Anyway, we made it perfectly safely to Magnetic Island at around 10am the next morning, dropped the anchor and promptly crashed into bed for a long sleep. Funnily enough it was one of the best sails we've had in a long time - over 70 miles of consistent winds propelling us along nicely at around 5 knots, even under shortened sail (we always reef our sails at night, just in case the wind decides to get suddenly stronger.)

Now, a few days later, we are comfortably tucked into a berth at the very nice Breakwater Marina in Townsville. We're getting the boat all packed up and ready for her haul-out next Monday. I fly back to Adelaide on Friday (where we'll get sidetracked for a while by a - literally - little thing called having a baby). Michael, the trooper, is staying on to do the hot, hard and dirty work to antifoul and repaint Bass Voyager ready for her stay at Magnetic Island over the summer. Kitty has agreed to keep him company providing she doesn't have to lift a paw to help!

Its been an amazing 4 months since we left Hervey Bay and its hard to come to terms with the fact that we're stopping for a while, especially as it feels like the sailing season is only half over. But on the other hand there are exciting developments in our near future, not least of which is greeting our newest little crew member in just 8 or 10 weeks time! 
Airlie Beach ... beach

Stunt plane over the anchorage at Airlie Beach. It was fun being at Airlie during their annual race week - lots going on with markets, live music and the chance to watch fireworks from the deck of our boat - very memorable.

Tourists spill on to Whitehaven Beach. Mum and I caught this boat out to this beautiful and justifiably famous beach and spent a few hours lazing in the sunshine with 100 or so of our closest friends. It was a great day!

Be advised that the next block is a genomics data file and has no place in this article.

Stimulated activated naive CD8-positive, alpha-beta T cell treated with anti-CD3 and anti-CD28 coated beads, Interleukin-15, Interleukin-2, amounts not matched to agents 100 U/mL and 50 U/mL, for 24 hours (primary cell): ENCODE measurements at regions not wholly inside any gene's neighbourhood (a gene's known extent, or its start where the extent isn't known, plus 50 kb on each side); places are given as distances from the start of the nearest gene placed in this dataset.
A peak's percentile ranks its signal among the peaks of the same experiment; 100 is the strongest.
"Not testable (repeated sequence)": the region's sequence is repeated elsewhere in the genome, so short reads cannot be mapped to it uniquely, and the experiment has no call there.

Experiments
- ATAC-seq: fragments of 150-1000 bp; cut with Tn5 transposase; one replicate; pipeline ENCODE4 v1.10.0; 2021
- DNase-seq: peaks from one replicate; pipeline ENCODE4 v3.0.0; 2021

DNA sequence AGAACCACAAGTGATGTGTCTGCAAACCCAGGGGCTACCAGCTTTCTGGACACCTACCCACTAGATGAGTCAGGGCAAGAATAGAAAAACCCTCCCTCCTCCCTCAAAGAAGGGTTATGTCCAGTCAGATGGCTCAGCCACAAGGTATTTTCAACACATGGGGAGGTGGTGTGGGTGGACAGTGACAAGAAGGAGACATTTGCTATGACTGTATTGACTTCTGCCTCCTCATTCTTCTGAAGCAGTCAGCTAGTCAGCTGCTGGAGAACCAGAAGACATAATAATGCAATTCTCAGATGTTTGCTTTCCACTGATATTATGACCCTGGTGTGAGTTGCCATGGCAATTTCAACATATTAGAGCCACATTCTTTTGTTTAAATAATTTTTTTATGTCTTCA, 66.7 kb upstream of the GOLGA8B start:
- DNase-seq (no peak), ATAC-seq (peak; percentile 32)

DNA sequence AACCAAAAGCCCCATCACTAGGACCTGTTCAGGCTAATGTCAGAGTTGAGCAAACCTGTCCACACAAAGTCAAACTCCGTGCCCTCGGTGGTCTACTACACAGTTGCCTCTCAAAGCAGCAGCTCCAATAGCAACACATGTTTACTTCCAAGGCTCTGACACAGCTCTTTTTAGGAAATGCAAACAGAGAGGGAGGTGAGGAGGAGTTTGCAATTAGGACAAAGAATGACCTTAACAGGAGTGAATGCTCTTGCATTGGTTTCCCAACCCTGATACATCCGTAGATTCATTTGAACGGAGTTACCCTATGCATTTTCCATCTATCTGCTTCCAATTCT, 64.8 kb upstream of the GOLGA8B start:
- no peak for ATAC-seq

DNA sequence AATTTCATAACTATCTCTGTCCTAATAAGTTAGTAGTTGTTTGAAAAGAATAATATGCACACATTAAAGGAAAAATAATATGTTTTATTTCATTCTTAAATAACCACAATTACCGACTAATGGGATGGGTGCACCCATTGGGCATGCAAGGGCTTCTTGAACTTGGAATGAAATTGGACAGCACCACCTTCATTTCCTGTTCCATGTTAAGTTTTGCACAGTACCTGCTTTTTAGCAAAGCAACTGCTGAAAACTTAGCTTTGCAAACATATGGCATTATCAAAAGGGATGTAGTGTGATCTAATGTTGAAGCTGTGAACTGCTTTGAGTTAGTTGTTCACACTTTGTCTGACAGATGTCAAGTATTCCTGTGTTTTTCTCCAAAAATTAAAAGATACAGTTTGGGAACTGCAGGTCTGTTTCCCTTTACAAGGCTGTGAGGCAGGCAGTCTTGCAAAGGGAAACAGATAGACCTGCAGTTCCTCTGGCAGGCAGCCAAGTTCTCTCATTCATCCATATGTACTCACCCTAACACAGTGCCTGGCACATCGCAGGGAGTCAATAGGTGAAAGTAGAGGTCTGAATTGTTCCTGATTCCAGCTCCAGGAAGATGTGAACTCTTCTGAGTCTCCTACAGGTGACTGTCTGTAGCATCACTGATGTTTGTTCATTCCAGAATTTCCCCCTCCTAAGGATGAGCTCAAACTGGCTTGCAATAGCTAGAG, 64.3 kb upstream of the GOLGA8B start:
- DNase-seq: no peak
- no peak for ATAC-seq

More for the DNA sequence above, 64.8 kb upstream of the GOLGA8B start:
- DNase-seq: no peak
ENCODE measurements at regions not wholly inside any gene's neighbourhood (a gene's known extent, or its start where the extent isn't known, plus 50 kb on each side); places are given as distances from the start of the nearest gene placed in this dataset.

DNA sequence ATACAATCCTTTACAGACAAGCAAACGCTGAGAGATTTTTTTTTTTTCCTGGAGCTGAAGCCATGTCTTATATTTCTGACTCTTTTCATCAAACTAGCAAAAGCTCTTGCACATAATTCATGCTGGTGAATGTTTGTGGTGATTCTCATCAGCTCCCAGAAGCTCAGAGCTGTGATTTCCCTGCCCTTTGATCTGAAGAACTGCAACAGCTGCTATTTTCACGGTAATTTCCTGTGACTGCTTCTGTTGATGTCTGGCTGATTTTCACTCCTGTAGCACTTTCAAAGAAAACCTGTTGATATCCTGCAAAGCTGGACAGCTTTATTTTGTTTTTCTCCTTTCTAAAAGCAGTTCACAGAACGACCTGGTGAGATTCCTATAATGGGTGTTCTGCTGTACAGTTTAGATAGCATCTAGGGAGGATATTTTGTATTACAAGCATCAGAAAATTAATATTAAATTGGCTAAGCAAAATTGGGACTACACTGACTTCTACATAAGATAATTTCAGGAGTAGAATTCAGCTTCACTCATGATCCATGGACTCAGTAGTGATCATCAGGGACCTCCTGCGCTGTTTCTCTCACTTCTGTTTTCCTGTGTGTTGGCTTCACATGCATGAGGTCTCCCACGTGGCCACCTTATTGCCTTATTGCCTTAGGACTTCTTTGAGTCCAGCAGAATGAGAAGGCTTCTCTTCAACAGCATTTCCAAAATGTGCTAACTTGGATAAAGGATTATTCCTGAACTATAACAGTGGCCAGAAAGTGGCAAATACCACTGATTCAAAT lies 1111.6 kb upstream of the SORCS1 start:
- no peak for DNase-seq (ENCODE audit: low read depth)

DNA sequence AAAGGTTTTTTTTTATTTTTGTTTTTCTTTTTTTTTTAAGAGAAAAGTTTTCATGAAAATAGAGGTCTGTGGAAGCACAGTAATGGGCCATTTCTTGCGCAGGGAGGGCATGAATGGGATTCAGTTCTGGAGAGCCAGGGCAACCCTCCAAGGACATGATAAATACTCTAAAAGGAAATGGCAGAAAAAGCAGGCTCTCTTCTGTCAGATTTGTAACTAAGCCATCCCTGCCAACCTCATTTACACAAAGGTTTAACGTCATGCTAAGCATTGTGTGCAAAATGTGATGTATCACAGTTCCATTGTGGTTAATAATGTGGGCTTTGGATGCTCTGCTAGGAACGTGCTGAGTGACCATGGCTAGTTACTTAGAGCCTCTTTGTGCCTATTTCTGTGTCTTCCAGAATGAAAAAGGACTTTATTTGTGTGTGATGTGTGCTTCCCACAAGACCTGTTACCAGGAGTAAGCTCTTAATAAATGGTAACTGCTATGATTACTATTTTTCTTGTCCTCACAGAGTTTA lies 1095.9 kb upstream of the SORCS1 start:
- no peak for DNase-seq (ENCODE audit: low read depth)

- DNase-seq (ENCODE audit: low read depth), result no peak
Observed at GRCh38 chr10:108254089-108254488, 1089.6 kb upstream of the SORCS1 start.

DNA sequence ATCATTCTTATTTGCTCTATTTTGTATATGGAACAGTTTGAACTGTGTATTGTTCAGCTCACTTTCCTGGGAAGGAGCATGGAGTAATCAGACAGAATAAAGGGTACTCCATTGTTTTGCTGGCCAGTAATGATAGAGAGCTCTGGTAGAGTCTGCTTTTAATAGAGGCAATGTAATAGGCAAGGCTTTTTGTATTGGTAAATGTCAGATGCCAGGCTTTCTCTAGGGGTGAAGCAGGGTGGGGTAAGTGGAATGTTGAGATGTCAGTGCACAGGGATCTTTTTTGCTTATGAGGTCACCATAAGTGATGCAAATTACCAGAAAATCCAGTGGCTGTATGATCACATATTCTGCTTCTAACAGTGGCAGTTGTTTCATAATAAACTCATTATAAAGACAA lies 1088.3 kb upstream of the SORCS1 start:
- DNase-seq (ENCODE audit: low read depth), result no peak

Us three at Shute Harbour (thanks for the photo John)

A few days after Mum and John's visit we took Bass Voyager back around to Whitehaven Beach, this time exploring the Hill Inlet (northern) end. We took our tender around from the adjacent bay and landed at this tiny cove - like a private mini version of the main beach. Spectacular.

Goanna in the bush at Whitehaven

Bass Voyager anchored at Whitehaven

Caitlin at Whitehaven

The Whitsundays are the most popular cruising destination in the country, and it is "crowded" (although its nothing compared to the Mediterranean, I'm told) but it 100% lives up to its reputation - it's completely beautiful and you are spoiled for choice when it comes to comfortable, picturesque anchorages and places to explore on water and land. And, if you look, you can always find a peaceful, quiet anchorage to hide away from the crowds in relative seclusion.

Michael exploring in the tender

Kitty was impressed.

After stocking up for a final time in Airlie Beach we explored the bays north of the town which were very beautiful and comfortable. This photo is of Double Bay East.

We then moved to beautiful Gloucester Passage and enjoyed drinks and lunch at the low key Monte's Resort.

Its very rare to get a photo of yourselves under sail (for obvious reasons) but now we have we have one, thanks to our friends and fellow South Australians Cheryl and John on Gypsy Lover. Thanks guys! Bass Voyager leaving Gloucester Passage for Queens Bay.
View from the top of Castle Hill in Townsville. Magnetic Island, which will be Bass Voyager's home while we're in Adelaide, is in the distance - about 4.5 nautical miles from the city.

View to Townsville CBD. Townsville is very dry by QLD standards, and the landscape is totally different to adjoining regions to both the north and south.

We love exploring inland and getting away from the (yaaaawnnn!) seascapes, pristine beaches and sunsets for a while, so this week we hired a car and drove north of Townsville to Wallaman Falls - the highest single drop waterfall in Australia apparently, although Im sure I heard that about another one we've visited along the way..... (just checked back in our blog and that was Ellenborough Falls in NSW - "one of the highest single drop falls in the southern hemisphere." So not "the" highest.) It was beautiful, and so cool and peaceful up in the rainforest, such a contrast to the dusty heat of Townsville.

I don't know what it is about Townsvillians and gelati but there are three artisan gelati shops within walking distance - one a very dangerous 5 minute walk from the marina.